What kind of Monetary Union does Europe need?
The European Movement International held a stakeholders’ debate following the Inter-parliamentary Conference on Stability, Economic Coordination and Governance in the European Union and the most recent developments in the field. The event focused on the two major themes:
Political, Economic & Social Dimension of the EMU
exploring the institutional perspective – where the Council, European Parliament and Commission stand on EMU proposals on the table;
Building the Foundations for the Future of the EMU
bringing together experts who can offer a vision – beyond politics and institutional agenda-setting – on how the EMU should work going forward.
The European Movement International has been closely monitoring the deepening and strengthening of the Economic and Monetary Union, and promoting the development of the EU’s own resources.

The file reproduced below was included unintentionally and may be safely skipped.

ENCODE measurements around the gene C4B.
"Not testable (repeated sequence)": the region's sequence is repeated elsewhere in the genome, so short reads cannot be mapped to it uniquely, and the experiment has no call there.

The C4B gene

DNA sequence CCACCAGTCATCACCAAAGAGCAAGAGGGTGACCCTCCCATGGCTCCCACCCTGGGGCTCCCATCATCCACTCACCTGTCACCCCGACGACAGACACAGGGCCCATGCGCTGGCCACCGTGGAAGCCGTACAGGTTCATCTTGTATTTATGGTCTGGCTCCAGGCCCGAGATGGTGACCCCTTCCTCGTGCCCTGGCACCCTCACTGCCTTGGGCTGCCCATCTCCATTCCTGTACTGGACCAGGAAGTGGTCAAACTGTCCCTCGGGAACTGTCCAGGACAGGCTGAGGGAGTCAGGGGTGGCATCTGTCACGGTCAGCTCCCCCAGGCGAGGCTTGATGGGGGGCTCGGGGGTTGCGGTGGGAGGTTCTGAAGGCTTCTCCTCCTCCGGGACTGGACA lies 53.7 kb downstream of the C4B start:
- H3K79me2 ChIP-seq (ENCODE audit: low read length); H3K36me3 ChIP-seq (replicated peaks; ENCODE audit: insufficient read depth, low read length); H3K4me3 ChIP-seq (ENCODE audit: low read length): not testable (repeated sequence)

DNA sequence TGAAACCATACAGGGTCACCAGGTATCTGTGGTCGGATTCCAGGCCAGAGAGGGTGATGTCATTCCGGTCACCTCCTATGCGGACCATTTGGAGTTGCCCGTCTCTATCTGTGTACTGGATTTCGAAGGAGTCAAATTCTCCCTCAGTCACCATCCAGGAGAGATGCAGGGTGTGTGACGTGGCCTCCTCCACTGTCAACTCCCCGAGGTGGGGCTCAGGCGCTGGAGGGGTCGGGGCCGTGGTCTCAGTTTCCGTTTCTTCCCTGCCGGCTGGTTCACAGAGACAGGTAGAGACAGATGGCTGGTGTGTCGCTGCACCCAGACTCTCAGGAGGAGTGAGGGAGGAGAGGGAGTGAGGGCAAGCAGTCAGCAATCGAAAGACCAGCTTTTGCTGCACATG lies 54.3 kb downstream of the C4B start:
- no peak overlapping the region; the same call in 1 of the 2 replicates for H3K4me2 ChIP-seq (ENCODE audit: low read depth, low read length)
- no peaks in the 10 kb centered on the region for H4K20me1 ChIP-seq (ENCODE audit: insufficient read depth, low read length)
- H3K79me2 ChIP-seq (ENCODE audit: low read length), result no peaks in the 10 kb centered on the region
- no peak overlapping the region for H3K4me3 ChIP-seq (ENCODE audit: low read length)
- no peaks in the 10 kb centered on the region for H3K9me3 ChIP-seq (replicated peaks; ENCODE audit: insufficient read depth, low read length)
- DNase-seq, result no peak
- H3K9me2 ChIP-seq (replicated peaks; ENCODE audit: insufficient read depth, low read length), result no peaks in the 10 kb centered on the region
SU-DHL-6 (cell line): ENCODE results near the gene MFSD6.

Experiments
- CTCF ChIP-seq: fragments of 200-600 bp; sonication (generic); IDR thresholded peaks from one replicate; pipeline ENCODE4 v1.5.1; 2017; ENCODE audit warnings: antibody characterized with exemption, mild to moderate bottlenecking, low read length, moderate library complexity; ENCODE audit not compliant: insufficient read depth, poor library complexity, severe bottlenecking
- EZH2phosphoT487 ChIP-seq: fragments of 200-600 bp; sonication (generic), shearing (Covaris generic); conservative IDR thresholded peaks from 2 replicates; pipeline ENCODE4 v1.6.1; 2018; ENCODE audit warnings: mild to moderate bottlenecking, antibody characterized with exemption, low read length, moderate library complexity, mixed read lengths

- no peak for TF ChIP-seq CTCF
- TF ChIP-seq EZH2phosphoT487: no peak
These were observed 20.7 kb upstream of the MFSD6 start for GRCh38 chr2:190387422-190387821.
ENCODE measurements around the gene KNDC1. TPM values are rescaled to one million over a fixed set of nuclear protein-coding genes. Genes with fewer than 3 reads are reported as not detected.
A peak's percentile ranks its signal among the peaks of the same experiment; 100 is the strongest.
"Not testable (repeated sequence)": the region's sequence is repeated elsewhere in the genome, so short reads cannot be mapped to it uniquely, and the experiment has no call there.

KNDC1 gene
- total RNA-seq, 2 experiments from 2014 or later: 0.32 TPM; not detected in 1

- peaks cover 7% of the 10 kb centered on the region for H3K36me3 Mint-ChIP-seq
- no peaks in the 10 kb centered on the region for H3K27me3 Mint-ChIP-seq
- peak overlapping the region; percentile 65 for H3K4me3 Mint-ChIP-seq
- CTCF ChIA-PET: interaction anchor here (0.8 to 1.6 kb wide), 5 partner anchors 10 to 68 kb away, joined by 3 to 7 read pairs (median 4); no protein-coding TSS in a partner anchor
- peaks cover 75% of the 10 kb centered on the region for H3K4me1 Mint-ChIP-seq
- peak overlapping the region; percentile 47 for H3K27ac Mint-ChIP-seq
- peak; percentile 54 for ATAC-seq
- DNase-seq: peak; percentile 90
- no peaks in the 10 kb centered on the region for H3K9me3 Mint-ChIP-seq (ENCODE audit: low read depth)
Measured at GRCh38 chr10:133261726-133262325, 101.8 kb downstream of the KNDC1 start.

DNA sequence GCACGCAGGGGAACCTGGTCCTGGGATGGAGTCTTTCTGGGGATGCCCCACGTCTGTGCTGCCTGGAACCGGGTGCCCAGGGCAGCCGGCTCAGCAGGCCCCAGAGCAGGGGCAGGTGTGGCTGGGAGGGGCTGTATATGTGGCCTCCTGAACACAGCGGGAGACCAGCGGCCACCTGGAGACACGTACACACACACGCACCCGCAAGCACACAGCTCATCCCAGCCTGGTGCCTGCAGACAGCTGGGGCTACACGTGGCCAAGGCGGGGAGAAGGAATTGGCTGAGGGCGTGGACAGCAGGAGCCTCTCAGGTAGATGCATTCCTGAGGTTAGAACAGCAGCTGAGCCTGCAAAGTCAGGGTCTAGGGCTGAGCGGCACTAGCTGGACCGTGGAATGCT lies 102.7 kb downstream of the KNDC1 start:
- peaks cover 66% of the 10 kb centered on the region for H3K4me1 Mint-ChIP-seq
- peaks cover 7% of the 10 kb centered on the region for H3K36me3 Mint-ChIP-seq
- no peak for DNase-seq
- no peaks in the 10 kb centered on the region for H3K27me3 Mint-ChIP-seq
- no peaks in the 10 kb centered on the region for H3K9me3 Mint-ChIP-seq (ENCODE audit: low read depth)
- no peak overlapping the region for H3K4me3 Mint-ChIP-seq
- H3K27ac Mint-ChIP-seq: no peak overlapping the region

We welcomed the reform proposals to complete the Economic and Monetary Union, as laid out in the “Five Presidents Report”.
However, while the report did present a wide range of reform measures, the European Movement notes the lack of concrete plans for risk-sharing or a fiscal capacity based on own resources. The current economic recession has made it clear that we cannot have a strong single currency without a political union, including a common economic policy and increased budgetary and fiscal coordination, which will foster economic convergence among Member States.
To read the full European Movement International Policy Position click here.
- European Movement Background Briefing on the EMU
- The Five Presidents Report
- European Parliament Report on “the review of the economic governance framework: stocktaking and challenges”, Rapporteur: Pervenche Berès MEP
- Bruegel Policy Brief – “Euro-area governance: what to reform and how to do it” by André Sapir and Guntram B.Wolff
- EPC Publication – “Can the eurozone’s economic governance combine political accountability, legitimacy and effectiveness?” by Fabian Zuleeg
- Centre for European Reform’s Assessment of “The eurozone’s ‘five presidents’ report” by Christian Odendahl